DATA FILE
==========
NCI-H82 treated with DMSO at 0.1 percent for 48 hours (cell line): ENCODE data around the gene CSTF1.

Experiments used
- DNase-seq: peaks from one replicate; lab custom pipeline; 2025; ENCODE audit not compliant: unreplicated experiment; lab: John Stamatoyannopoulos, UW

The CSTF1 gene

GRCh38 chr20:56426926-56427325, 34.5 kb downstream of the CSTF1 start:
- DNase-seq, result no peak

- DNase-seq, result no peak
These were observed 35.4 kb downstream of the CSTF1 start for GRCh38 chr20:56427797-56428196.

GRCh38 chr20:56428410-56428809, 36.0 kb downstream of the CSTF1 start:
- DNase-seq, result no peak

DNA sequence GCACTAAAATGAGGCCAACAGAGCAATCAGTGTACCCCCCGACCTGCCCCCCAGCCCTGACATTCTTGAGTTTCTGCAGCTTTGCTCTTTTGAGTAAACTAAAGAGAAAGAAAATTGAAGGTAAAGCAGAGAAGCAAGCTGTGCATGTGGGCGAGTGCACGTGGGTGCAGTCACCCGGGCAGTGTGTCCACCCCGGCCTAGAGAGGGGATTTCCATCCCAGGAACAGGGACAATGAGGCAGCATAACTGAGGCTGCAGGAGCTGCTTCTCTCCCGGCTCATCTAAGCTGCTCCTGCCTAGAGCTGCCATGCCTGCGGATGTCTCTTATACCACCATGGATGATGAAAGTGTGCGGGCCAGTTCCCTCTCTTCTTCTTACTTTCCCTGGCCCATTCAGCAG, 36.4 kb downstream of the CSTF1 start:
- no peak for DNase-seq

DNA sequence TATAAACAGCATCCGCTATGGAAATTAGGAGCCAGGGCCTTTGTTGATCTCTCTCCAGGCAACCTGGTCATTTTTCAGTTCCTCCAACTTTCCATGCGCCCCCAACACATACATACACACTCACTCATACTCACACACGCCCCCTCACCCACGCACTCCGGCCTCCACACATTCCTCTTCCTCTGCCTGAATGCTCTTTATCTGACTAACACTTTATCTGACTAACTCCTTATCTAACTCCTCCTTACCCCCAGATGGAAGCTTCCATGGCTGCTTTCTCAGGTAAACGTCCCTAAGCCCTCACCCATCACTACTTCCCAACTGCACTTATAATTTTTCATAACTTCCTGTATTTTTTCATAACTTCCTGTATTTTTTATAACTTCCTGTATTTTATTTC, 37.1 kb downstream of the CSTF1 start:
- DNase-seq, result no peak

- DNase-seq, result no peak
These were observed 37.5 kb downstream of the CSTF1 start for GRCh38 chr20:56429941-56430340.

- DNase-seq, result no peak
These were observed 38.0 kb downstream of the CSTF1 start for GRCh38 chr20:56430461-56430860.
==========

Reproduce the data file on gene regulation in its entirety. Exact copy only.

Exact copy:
NCI-H82 treated with DMSO at 0.1 percent for 48 hours (cell line): ENCODE data around the gene CSTF1.

Experiments used
- DNase-seq: peaks from one replicate; lab custom pipeline; 2025; ENCODE audit not compliant: unreplicated experiment; lab: John Stamatoyannopoulos, UW

The CSTF1 gene

GRCh38 chr20:56426926-56427325, 34.5 kb downstream of the CSTF1 start:
- DNase-seq, result no peak

- DNase-seq, result no peak
These were observed 35.4 kb downstream of the CSTF1 start for GRCh38 chr20:56427797-56428196.

GRCh38 chr20:56428410-56428809, 36.0 kb downstream of the CSTF1 start:
- DNase-seq, result no peak

DNA sequence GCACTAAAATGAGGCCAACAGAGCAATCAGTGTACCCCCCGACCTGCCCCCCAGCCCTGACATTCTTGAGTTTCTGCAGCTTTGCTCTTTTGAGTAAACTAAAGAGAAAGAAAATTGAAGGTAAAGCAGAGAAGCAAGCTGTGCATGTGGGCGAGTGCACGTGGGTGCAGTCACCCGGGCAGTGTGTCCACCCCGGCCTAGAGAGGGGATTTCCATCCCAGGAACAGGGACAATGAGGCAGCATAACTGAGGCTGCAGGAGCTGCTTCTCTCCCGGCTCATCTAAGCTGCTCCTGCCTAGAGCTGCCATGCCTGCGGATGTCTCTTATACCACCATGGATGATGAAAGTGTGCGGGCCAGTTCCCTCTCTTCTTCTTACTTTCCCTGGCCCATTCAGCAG, 36.4 kb downstream of the CSTF1 start:
- no peak for DNase-seq

DNA sequence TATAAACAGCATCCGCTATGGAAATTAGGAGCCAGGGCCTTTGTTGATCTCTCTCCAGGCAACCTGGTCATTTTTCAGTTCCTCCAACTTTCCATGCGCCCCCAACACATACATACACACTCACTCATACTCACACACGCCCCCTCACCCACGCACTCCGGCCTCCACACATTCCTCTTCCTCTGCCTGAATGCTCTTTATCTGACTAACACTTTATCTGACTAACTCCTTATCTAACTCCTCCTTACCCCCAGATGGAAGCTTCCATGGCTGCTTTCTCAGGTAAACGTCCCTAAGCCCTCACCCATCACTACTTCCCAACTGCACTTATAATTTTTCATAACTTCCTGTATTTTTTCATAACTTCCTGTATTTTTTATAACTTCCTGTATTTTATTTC, 37.1 kb downstream of the CSTF1 start:
- DNase-seq, result no peak

- DNase-seq, result no peak
These were observed 37.5 kb downstream of the CSTF1 start for GRCh38 chr20:56429941-56430340.

- DNase-seq, result no peak
These were observed 38.0 kb downstream of the CSTF1 start for GRCh38 chr20:56430461-56430860.